11 Mar 2019
US Federal Reserve - Interest Rates & Financial Crisis
I recently attended an event in the US where the former Chairperson of the US Federal Reserve (Fed), Ms Janet Yellen spoke. As one of the architects of the Quantitative Easing (QE) program after the Global Financial Crisis (GFC), then being responsible for starting the Quantitative Tightening (QT) program, her comments are important and reflect current Fed monetary policy.
When the GFC occurred in 2007/08, the Fed’s balance sheet was USD1 trillion. The QE program expanded the balance sheet to USD4.5 trillion, as the Fed purchased all types of loans, including Mortgage Backed Securities (MBS) where historically the Fed through open market operations only acquired US Treasuries. QE combined with lower official interest rates devalued the USD and distorted the yield curves disrupting debt capital markets. It also allowed banks to repair their balance sheets without necessarily raising equity capital.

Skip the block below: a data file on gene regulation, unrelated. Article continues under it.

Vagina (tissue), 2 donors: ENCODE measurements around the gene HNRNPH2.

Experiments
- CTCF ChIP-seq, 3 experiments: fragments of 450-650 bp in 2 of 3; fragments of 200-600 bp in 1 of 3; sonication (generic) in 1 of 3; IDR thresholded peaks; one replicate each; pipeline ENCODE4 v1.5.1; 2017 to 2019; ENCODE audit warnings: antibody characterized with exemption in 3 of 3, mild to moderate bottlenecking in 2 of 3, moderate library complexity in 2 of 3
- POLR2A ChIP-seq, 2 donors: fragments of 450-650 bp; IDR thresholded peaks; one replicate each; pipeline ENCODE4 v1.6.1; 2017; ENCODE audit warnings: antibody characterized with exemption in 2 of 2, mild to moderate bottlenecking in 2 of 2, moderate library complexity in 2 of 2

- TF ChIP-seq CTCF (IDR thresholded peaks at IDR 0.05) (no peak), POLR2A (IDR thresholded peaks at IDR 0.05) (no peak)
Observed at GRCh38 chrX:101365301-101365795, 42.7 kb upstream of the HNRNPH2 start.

With QT, the aim is to reduce the Fed’s balance sheet down to USD3.5 trillion, not USD1 trillion (pre-GFC levels). So far the balance sheet has been shrunk by USD500 billion which means there is only USD500 billion to go. Chairperson Yellen stressed that the intention is to maintain a large balance sheet and that the Fed was not in any rush or feels any pressure to reduce it at a faster rate, and equally, the Fed would progressively increase interest rates depending on economic conditions.
So what does this mean for investing – Rates will continue to rise over time., if economic conditions allow, e.g. low unemployment and inflation, as well as strong consumer demand. So keep your eye on the 10 year US Treasury interest rate as many products are priced off this rate. Prior to Christmas it was around 3.2%, now its back at 2.8% range. This compares with the historical yield on the S&P 500 index of 2.15%.
In response to questions regarding another financial crisis Chairperson Yellen outlined that no-one could guarantee another would not happen; however she outlined the significant steps that have been taken to mitigate the impacts. These steps included:
Requiring all banks to hold more capital
The capital being held is of better quality
Banks are required to hold more liquidity
Major banks must stress test
Large investment banks are now part of Federal Depository Banks
Reforms to shadow banking and derivatives clearing
Dodd Frank Act.
I trust the above is helpful, and as usual if you have any questions please feel free to contact us.